The salary offered to me was good. The employer was kind. But this time, I was challenged. This potential employer told me frankly she didn’t believe in God. “Why should you go to church on Sundays?” she asked. “I don’t believe in God, and I don’t want you to go to church on Sundays because God is not real!”
I weighed my choice heavily— even telling myself that perhaps I could take this job so that the employer could realize that God was real! But God spoke to my heart, “Why should you go through with this? Stick to Sundays off!” My heart and mind fought with each other. I cried so hard. My heart did not want to lose Sundays. My mind wanted the job. But still, I had to say NO to the job offer.
While in the train en route to where I lived, I hid my tears in my bonnet. When I looked up, my eyes were drawn to another teary-eyed woman. She had no slippers, no sandals, and no shoes in the freezing winter. She was looking at me, confused. There was something wrong.
“Are you a Filipina?” she asked me.
“Yes,” I answered.
“Ate! Tulungan mo po ako! Ginahasa ako ng employer kong Arabo!”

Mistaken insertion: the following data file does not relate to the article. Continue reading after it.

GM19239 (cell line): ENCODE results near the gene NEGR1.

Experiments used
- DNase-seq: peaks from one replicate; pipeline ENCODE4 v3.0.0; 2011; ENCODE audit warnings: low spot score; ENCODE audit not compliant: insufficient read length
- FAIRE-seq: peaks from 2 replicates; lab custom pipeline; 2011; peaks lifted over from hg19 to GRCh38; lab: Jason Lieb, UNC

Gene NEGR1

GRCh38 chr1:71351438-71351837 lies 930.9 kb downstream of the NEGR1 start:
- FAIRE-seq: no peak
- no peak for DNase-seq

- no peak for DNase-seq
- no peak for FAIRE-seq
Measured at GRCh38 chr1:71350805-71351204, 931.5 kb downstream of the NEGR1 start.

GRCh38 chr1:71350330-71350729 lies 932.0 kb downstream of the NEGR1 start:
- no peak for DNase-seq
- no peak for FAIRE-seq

I was stunned. “Saan ka pupunta ngayon?” I asked.
“Di ko po alam,” the woman said.
I realized that this lady could have the job I had just turned down. “Let’s get down the train. I know the right job for you!” I said.
“Are you sure?”
I answered, “I have a place to go home to; you don’t. And I have a deal for you… fix your papers for this job and whatever happens— if you get pregnant from the rape— don’t kill the baby!”
We headed toward the earlier employer, and she was taken in.
Despite this, I was still so sad. I prayed, “I know you are God, you are King! Please attend to my cry!” I was at the end of my rope. All the work offers were so good, but I declined all of them.
A Job Opportunity
At exactly 9:30PM of that same day, I received a call. “Somebody referred your name, “ said the person at the other end of the line. “Are you interested to work for us?”